WASHINGTON — Entertainment industry lobbyists, including studio, broadcasting and cable reps, joined together Thursday to hold off a proposal by Sen. Ernest Hollings to ban violent programming on television during times when kids could be watching.
The South Carolina Democrat’s so-called “safe harbor” amendment is the latest in a stream of anti-entertainment industry legislation offered for inclusion in the Juvenile Justice bill now under debate in the Senate. But unlike proposals approved Wednesday, the Hollings amendment lost 60-39.
Entertainment industry sources say they went all out to defeat it in the heated atmosphere here where legislators are working overtime to come up with any proposal that appears to be a response to last month’s massacre at Columbine High School in Littleton, Co.
One lobbyist said there are significant differences between the package approved by the Senate Wednesday in a 98-0 vote and the Hollings bill, defeated after critics labeled it a violation of the First Amendment. “It’s one thing to look at whether there is some improper marketing going on, it’s another to tell us how to program,” said one broadcast industry executive.
Entertainment lobbyists also complained that the Hollings bill violated an informal 1996 agreement between Congress and broadcasters, producers and cablers whereby they agreed to implement the TV ratings in exchange for a cease fire on legislation.
That deal was denounced on the floor of the Senate Thursday by Sen. Byron Dorgan (D-N.D.) Dorgan insisted that he was never part of any deal and neither were 90% of the rest of the Senate.
A joint statement released by the National Assn. of Broadcasters, the National Cable Television Assoc. and the Motion Picture Assn. of America read, “We remain committed to the TV ratings system that is in place today and to moving forward with the implementation of the V-chip that will be available in new TV this July.”
The V-chip will allow television sets to be programmed to block shows rated for violent or sexual content.
Deal or no deal, Wednesday’s approved package calls for a joint Federal Trade Commission and Justice Department investigation into entertainment and gun industry marketing practices. Legislators say they want to know if violence is being used to attract children. They specifically want to know if studios are marketing “R” rated movies to children under 17.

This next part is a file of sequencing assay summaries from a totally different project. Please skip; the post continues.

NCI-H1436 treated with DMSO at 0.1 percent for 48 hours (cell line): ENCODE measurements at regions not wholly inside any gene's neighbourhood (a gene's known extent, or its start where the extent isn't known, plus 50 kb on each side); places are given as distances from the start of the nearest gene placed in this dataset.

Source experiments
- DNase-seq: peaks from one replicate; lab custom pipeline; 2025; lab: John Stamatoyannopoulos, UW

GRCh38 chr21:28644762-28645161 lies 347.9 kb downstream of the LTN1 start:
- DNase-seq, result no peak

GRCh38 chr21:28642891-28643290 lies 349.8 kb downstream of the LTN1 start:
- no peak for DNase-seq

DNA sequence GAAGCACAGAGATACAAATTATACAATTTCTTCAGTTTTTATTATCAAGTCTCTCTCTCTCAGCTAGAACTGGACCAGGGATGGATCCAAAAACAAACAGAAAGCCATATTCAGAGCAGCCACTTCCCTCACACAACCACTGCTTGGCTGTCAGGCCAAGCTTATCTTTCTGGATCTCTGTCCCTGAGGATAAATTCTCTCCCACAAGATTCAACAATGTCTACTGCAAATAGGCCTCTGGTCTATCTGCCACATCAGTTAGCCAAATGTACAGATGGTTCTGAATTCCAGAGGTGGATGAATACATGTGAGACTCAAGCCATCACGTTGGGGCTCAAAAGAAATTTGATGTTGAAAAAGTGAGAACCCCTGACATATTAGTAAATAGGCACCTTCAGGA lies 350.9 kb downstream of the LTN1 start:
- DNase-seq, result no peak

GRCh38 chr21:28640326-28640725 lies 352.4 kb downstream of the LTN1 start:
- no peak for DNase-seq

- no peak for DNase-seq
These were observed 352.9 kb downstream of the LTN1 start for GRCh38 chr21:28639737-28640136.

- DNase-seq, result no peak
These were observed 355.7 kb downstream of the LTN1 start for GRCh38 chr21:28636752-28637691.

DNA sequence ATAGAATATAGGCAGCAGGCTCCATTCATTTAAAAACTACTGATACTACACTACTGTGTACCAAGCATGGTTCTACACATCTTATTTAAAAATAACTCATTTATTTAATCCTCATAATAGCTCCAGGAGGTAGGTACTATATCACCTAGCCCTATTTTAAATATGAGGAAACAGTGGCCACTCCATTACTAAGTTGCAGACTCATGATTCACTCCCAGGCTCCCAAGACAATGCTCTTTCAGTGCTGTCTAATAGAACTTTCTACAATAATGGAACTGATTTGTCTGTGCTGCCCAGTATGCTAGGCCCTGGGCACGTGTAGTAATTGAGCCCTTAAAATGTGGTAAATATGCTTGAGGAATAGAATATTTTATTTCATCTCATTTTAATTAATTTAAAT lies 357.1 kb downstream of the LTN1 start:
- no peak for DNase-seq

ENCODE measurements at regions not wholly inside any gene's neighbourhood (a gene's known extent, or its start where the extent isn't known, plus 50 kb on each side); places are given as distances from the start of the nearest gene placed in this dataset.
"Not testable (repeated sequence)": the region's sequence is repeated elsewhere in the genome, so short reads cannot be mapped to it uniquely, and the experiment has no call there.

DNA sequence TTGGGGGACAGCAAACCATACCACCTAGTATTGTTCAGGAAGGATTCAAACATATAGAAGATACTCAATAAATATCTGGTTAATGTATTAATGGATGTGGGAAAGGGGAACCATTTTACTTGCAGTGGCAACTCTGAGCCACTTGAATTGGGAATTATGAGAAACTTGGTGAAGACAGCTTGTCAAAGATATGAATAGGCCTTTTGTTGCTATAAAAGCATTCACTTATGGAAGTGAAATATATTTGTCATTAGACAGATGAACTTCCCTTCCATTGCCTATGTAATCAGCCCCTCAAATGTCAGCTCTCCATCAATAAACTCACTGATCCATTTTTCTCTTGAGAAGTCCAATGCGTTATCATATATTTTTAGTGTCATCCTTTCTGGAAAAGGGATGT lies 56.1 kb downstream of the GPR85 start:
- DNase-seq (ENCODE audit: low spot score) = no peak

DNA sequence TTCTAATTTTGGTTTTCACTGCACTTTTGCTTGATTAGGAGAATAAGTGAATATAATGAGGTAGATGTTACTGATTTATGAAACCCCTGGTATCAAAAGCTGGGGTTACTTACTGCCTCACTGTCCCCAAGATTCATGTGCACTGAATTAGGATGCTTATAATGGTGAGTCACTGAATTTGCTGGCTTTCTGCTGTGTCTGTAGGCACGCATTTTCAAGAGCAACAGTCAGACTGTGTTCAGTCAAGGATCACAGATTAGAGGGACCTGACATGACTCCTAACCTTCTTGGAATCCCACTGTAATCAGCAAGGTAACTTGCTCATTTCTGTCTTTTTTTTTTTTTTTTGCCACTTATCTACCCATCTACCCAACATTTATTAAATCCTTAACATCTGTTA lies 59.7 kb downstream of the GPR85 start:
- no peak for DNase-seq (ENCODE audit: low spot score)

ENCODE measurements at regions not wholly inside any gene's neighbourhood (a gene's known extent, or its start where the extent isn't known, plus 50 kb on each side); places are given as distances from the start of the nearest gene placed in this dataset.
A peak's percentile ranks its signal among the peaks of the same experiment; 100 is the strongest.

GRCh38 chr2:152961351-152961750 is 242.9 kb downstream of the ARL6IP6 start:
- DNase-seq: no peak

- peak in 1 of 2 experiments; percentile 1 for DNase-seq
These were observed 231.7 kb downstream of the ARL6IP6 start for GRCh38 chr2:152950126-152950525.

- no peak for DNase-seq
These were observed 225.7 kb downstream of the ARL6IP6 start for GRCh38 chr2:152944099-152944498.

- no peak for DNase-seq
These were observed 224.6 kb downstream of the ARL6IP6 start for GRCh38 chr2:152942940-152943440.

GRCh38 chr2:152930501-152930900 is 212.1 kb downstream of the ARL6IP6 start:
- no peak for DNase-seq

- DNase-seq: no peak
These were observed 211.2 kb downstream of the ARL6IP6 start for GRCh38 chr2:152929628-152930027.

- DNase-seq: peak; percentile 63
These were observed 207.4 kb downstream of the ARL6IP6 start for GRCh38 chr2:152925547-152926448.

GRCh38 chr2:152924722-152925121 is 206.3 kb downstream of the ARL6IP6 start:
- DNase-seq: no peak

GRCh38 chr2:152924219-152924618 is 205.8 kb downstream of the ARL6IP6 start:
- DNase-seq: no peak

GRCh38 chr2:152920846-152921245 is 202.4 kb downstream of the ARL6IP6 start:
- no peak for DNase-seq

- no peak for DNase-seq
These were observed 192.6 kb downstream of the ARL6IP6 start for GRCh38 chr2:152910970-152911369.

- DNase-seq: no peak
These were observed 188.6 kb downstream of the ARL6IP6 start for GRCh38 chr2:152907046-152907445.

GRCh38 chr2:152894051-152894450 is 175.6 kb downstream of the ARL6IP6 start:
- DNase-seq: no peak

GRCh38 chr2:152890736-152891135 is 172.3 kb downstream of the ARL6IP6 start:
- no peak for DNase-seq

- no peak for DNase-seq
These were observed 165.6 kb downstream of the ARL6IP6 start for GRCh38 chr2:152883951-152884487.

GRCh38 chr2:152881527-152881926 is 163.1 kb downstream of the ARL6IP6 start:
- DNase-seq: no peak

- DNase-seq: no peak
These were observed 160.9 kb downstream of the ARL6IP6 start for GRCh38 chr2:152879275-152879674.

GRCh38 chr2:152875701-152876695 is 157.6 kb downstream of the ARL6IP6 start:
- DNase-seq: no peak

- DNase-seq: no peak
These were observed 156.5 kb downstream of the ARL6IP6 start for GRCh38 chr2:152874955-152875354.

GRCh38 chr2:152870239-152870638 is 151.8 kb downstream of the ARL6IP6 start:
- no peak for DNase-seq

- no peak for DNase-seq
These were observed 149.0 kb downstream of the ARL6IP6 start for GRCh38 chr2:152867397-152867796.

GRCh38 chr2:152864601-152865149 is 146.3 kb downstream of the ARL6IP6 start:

At a House hearing Thursday on youth violence, Judiciary Committee members asked a panel of teenagers if they were able to buy tickets to “R” rated movies unaccompanied by an adult. Three of the four said at least one theater in their hometowns sold tickets to teenagers without checking ages.
The legislation also calls for a National Institute of Health Study on the impact of violent entertainment on the behavior of young people. It also would grant an antitrust exemption to all sectors of the entertainment industry to create a common “code of conduct” for fictional behavior portrayed on movie and television screens.
The political dynamic is complicated by jousting between Democrats and Republicans over the gun control issue. Republicans are trying to sidetrack Democratic proposals to toughen gun control laws by pointing at violent movies, television shows and video games as the real instigators of youth violence.
The MPAA’s Jack Valenti expressed particular frustration with a Senate decision to block efforts to tighten the sale of firearms at gun shows while approving proposals to crack down on Hollywood.
“To observe the Senate yesterday where amendment after amendment pointed at the movie industry, while at the same time a most modest anti-gun amendment was defeated was to be a character in a Parandello Play — it was very bizarre,” said Valenti.
Worried about a political backlash, the Senate reversed direction Thursday and held a second vote which approved tighter controls on gun shows.